Mt. Tyndall, East-Facing Grave
United States, California, Sierra Nevada
On August 25, 2002, Becka Bracy and I intended to do the 5.8 East Chimney as a date climb. A date climb is when you climb something easy, so as to get in some climbing, while you still spend time with a girl. In this case, a lot more climbing than I was interested in. The newest Moynier guidebook described the route as the left of two chimneys on the east face. These chimneys are left of the Direct East Face and around the corner, out of sight to the left as you round the base of the mountain. But I didn’t remember all that, and walked around the base until I got to the second chimney I saw and thought, “that doesn't look too bad.” So we started up the left of the two chimneys RIGHT of the Direct East Face with one rope, stoppers, a set of cams to 2.5" and me in shorts with no helmet. You’d think this story was heading for the other AAC publication. Being tired from the hot 12-mile hike with a big elevation gain, loss, and another gain, we did not leave camp until 9 a.m. and arrived at the base of the descent route at 11, where we racked and scrambled around looking for our climb. We climbed the 1,600-foot face to the summit ridge in eight pitches and in about seven hours, with climbing up to 5.11b (5.10+/11-R and 5.10X). The line is easy to pick: the massive chimney/gully just right of Galen Rowell’s Direct East Face, and at 2/3 height (where it gets really wide) it climbs the left face of the gully.
We eventually became committed to our gully, with its smooth walls, lack of gear placements, and our small rack. At one point we heard what sounded like a Volkswagen coming down the gully, but it turned out to be only football-sized, flying way overhead. Later, I realized that I had gotten used to the sound of rocks hitting my girlfriend’s helmet. I knew if anything happened to me, this would probably become for both of us an east-facing grave. We were benighted during the descent and arrived at the base at 9 p.m. We failed to find our packs, tried to bivy, and finally hiked the two hours to camp in our climbing shoes. Becka later lost a toenail. The next day we found our packs underneath the rock that I thought we’d left them on top of.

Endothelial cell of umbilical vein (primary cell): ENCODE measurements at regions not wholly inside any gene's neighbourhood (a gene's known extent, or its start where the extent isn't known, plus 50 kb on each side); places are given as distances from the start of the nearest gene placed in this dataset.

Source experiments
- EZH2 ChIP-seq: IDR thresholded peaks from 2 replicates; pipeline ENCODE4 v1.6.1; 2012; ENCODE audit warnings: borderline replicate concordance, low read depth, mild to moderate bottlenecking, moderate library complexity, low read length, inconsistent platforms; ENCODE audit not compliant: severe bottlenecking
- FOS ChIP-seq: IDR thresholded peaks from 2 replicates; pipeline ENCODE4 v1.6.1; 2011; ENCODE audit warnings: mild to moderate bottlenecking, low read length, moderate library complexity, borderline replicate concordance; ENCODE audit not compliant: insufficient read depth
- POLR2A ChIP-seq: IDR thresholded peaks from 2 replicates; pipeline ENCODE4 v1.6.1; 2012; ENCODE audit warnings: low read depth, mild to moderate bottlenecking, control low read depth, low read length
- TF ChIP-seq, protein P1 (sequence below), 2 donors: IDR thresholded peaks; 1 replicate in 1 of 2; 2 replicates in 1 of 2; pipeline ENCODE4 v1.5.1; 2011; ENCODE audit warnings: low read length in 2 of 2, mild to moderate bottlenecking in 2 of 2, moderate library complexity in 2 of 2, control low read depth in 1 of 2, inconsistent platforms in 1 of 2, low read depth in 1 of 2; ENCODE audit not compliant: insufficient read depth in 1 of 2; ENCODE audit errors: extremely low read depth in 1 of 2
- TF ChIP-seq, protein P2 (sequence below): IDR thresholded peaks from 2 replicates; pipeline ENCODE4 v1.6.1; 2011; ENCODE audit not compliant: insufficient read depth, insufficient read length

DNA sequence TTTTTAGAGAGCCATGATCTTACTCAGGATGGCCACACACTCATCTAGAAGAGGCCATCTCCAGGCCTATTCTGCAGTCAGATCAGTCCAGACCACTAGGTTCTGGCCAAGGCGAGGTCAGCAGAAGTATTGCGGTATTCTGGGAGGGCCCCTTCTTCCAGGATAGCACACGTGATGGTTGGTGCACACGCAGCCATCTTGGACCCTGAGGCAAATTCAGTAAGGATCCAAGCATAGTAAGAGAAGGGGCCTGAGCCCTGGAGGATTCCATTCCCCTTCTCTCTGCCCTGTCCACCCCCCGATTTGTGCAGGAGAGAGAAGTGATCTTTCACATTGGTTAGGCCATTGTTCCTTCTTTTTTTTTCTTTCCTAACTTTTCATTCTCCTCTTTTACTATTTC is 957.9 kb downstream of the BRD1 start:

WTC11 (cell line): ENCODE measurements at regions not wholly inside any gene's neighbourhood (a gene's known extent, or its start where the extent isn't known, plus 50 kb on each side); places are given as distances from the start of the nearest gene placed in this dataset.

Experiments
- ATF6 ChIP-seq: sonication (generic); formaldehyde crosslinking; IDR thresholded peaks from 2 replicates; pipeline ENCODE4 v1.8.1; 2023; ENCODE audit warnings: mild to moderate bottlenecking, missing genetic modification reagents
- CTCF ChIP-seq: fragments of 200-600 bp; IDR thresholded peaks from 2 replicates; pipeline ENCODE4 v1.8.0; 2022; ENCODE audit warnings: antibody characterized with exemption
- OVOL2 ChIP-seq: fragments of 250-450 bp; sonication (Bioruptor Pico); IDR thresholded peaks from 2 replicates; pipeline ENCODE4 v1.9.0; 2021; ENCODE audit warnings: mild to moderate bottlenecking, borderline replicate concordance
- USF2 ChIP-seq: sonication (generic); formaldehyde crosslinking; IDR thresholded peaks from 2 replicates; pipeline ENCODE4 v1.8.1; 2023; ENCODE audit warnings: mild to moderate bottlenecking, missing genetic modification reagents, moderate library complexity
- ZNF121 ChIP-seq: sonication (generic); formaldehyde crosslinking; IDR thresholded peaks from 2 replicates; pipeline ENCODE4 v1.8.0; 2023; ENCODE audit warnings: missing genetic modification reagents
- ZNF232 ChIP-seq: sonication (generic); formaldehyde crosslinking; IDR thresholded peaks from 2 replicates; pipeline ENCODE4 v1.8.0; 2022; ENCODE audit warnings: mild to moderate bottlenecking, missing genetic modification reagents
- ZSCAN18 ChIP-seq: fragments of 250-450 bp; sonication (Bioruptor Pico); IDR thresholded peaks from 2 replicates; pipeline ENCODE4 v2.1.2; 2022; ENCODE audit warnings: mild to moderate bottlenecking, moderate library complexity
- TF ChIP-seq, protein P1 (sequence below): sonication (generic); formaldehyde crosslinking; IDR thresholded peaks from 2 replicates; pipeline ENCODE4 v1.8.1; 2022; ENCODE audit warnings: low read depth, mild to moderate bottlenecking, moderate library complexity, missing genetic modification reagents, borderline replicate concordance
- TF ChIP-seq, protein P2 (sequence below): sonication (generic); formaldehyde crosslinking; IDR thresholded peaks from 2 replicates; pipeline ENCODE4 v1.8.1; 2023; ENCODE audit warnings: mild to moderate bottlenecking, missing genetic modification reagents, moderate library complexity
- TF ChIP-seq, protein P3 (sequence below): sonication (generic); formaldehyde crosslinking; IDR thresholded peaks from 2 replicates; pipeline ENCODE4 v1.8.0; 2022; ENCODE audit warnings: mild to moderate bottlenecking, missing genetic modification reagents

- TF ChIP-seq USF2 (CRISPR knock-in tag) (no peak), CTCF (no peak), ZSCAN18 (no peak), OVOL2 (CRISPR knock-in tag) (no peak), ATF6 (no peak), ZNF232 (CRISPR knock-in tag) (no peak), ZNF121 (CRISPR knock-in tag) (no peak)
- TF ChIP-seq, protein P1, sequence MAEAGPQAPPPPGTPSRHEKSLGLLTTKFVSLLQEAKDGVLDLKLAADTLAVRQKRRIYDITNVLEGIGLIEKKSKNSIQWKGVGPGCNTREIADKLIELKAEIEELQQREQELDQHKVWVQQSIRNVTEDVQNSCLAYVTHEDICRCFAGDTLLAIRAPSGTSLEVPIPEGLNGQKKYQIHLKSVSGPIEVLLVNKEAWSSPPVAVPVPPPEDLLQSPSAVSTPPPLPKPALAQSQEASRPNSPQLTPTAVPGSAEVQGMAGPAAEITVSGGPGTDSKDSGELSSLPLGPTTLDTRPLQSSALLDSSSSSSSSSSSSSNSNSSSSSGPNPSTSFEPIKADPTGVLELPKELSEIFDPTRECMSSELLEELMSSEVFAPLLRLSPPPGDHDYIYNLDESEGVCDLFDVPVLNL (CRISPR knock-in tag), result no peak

One highlight was climbing a dihedral. It looked like there would be a good belay under a five-foot roof. When I got there it was no good. With two feet of rope left, I got a green alien in halfway out the roof and, hoping the crack above would be good for a belay, shoved my fat tips in, lay backed off the left wall, and reached out to the lip of the roof. It was positive, so I reached out with my right hand too—and my feet cut loose. The lip crumbled, and I fell, lip in hand. So I yelled down, “On belay! Climb when ready!” Becka didn’t feel the fall, and as she climbed I lowered until I could clip my webalette to pieces I’d placed on the way up, then landed perfectly on a small stance.